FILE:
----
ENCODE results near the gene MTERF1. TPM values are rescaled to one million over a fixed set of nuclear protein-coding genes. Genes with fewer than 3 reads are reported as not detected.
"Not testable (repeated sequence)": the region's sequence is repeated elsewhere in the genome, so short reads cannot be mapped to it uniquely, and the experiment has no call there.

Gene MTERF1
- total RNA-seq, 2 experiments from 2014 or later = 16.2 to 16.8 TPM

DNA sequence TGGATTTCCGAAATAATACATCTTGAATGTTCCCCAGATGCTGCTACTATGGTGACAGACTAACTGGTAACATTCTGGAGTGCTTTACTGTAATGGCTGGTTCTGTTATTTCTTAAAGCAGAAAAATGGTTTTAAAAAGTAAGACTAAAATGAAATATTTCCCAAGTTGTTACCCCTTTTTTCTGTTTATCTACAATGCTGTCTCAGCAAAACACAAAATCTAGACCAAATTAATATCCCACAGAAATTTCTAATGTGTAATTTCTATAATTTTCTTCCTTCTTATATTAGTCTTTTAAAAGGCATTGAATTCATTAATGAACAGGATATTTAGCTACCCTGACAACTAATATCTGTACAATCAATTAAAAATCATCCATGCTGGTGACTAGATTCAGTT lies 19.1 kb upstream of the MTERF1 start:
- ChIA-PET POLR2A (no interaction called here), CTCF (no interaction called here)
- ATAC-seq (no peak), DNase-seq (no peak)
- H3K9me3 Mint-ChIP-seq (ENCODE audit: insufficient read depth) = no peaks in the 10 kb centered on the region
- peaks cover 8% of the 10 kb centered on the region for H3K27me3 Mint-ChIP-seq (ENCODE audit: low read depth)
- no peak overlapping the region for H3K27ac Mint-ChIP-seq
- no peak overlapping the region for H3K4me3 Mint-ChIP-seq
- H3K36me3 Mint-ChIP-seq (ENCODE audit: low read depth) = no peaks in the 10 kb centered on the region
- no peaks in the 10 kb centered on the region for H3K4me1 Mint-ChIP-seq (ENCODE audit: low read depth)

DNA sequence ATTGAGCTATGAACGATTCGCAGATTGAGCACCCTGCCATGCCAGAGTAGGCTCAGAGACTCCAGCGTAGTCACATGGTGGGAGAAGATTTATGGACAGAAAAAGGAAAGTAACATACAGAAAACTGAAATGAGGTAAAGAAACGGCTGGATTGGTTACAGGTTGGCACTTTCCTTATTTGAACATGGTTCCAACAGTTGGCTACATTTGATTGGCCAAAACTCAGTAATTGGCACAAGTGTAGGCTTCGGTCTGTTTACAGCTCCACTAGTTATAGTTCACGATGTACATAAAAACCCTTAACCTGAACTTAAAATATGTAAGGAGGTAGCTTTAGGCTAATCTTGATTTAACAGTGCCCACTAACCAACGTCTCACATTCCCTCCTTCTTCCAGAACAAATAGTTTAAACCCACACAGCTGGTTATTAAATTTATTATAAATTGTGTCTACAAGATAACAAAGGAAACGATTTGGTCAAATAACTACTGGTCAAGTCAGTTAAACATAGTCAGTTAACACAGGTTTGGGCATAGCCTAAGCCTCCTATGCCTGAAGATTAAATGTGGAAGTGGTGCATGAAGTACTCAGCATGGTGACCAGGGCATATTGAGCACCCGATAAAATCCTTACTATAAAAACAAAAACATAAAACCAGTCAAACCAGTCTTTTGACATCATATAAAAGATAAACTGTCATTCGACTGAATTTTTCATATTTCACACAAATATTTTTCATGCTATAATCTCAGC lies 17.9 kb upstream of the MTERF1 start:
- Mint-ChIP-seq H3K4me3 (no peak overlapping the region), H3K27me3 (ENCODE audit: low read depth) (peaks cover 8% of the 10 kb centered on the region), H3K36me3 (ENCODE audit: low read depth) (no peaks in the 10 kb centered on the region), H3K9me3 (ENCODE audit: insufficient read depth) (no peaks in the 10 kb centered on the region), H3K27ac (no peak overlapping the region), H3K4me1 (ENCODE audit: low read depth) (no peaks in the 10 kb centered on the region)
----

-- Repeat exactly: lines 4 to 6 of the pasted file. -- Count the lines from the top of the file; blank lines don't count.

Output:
- total RNA-seq, 2 experiments from 2014 or later = 16.2 to 16.8 TPM

DNA sequence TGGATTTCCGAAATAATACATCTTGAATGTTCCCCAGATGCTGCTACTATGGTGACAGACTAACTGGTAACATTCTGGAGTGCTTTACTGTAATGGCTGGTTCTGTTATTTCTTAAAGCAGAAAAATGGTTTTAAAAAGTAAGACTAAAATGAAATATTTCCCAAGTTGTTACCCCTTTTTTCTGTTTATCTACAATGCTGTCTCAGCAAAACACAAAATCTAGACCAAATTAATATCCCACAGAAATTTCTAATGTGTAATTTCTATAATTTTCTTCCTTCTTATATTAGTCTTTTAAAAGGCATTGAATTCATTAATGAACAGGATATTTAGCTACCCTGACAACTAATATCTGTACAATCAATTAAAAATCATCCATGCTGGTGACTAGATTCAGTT lies 19.1 kb upstream of the MTERF1 start:
- ChIA-PET POLR2A (no interaction called here), CTCF (no interaction called here)